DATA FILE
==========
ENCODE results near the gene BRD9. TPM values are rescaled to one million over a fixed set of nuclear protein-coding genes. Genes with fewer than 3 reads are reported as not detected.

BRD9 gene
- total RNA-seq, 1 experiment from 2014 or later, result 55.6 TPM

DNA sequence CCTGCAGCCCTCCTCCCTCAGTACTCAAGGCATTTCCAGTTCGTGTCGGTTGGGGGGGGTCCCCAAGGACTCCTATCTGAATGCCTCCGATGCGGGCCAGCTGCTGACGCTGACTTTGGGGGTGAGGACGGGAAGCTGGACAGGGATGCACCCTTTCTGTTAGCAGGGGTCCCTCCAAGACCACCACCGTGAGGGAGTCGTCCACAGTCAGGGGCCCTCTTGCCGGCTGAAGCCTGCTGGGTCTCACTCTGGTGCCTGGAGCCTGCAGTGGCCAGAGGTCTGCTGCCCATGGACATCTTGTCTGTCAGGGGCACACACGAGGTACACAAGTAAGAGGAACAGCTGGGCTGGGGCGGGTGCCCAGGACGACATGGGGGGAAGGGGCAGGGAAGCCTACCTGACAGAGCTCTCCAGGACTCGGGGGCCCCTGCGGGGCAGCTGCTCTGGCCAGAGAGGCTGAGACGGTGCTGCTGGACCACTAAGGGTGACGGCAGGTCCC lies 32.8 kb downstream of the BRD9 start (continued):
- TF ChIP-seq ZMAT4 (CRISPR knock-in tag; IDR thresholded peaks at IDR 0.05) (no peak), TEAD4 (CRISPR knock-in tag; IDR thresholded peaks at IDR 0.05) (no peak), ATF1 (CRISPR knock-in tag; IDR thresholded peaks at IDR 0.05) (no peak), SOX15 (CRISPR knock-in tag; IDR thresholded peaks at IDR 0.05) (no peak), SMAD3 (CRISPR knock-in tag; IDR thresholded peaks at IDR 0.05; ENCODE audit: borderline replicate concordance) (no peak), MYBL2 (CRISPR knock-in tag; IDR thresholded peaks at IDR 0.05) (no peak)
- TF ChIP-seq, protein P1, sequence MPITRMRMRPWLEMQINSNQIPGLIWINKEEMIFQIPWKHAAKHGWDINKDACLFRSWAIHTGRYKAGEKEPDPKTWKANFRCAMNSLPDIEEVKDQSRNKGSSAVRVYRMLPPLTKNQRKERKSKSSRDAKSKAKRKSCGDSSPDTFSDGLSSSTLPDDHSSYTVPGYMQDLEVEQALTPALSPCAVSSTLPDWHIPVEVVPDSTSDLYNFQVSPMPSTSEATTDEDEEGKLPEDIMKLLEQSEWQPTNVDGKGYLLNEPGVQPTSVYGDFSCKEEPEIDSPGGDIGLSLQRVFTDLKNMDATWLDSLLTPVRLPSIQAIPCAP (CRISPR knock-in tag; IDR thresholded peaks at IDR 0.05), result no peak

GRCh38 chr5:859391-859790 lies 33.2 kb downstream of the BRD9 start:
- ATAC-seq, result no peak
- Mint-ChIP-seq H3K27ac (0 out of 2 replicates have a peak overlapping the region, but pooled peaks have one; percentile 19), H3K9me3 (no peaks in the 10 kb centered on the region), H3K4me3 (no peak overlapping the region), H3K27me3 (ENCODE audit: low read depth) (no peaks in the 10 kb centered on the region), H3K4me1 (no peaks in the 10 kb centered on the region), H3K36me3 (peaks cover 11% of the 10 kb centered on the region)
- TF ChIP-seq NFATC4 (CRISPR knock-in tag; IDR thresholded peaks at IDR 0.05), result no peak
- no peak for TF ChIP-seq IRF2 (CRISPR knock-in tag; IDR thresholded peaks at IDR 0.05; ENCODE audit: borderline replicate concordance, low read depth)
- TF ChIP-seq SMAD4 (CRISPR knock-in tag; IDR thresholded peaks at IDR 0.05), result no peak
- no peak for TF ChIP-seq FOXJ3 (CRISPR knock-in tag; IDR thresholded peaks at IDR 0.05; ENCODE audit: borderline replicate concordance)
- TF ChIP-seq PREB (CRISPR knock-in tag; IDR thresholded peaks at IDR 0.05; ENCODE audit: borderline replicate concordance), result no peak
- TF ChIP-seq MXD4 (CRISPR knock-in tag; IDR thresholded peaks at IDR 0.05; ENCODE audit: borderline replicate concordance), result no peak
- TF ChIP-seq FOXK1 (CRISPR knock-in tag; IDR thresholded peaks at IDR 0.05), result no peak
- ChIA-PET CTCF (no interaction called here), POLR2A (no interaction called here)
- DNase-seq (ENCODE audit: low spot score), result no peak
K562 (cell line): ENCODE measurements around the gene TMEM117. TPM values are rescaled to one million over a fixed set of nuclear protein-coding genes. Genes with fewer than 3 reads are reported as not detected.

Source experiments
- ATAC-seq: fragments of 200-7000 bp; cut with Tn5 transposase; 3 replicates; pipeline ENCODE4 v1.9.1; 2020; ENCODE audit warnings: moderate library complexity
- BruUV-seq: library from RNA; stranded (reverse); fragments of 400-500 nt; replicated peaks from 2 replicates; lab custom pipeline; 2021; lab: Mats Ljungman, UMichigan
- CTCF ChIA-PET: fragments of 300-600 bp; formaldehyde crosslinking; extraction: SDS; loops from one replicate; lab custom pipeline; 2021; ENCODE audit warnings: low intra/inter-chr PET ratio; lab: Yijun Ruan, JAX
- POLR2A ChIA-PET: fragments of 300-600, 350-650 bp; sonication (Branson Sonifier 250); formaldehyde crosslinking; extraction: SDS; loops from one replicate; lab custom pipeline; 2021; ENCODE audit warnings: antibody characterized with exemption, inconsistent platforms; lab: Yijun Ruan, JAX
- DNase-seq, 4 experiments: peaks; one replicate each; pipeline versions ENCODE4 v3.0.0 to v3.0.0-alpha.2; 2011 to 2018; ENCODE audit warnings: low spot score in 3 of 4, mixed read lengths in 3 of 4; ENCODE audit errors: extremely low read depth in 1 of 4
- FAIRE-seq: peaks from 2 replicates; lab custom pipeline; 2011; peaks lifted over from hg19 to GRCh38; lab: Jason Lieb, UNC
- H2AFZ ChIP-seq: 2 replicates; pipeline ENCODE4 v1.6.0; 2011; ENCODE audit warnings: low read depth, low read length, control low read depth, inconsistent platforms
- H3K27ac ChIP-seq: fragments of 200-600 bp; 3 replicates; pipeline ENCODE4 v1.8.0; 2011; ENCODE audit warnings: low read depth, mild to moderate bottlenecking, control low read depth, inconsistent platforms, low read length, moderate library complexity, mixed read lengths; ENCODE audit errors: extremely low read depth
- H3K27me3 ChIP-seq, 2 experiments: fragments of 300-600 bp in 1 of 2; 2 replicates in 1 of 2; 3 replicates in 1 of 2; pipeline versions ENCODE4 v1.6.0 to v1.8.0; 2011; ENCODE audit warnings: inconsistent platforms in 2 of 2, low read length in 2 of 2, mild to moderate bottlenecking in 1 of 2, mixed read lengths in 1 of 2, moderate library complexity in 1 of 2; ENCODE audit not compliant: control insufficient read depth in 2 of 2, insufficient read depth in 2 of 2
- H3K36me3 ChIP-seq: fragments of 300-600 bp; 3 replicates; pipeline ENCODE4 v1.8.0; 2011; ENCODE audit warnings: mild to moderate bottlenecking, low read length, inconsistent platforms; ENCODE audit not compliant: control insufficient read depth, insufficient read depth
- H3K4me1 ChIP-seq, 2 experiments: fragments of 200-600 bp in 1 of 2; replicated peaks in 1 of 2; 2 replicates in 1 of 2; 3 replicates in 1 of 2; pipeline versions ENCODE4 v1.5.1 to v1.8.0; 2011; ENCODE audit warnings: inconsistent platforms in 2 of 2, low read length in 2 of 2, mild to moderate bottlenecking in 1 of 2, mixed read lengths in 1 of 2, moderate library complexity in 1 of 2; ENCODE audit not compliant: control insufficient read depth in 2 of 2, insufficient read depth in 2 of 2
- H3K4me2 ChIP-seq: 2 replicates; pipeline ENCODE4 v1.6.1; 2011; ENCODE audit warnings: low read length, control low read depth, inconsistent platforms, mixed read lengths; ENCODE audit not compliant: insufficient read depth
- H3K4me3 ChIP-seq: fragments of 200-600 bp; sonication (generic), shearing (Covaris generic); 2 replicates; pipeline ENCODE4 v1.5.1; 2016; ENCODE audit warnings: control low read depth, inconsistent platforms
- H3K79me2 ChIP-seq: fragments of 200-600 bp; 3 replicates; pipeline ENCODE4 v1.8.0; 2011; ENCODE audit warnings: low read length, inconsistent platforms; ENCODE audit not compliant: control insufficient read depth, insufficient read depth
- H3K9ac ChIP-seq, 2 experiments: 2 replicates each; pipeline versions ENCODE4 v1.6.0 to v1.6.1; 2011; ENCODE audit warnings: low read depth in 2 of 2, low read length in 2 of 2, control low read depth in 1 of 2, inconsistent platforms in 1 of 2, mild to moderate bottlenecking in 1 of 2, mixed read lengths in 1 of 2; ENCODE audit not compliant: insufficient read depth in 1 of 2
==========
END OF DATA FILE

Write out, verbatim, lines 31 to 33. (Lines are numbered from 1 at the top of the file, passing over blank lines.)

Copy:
- H3K4me1 ChIP-seq, 2 experiments: fragments of 200-600 bp in 1 of 2; replicated peaks in 1 of 2; 2 replicates in 1 of 2; 3 replicates in 1 of 2; pipeline versions ENCODE4 v1.5.1 to v1.8.0; 2011; ENCODE audit warnings: inconsistent platforms in 2 of 2, low read length in 2 of 2, mild to moderate bottlenecking in 1 of 2, mixed read lengths in 1 of 2, moderate library complexity in 1 of 2; ENCODE audit not compliant: control insufficient read depth in 2 of 2, insufficient read depth in 2 of 2
- H3K4me2 ChIP-seq: 2 replicates; pipeline ENCODE4 v1.6.1; 2011; ENCODE audit warnings: low read length, control low read depth, inconsistent platforms, mixed read lengths; ENCODE audit not compliant: insufficient read depth
- H3K4me3 ChIP-seq: fragments of 200-600 bp; sonication (generic), shearing (Covaris generic); 2 replicates; pipeline ENCODE4 v1.5.1; 2016; ENCODE audit warnings: control low read depth, inconsistent platforms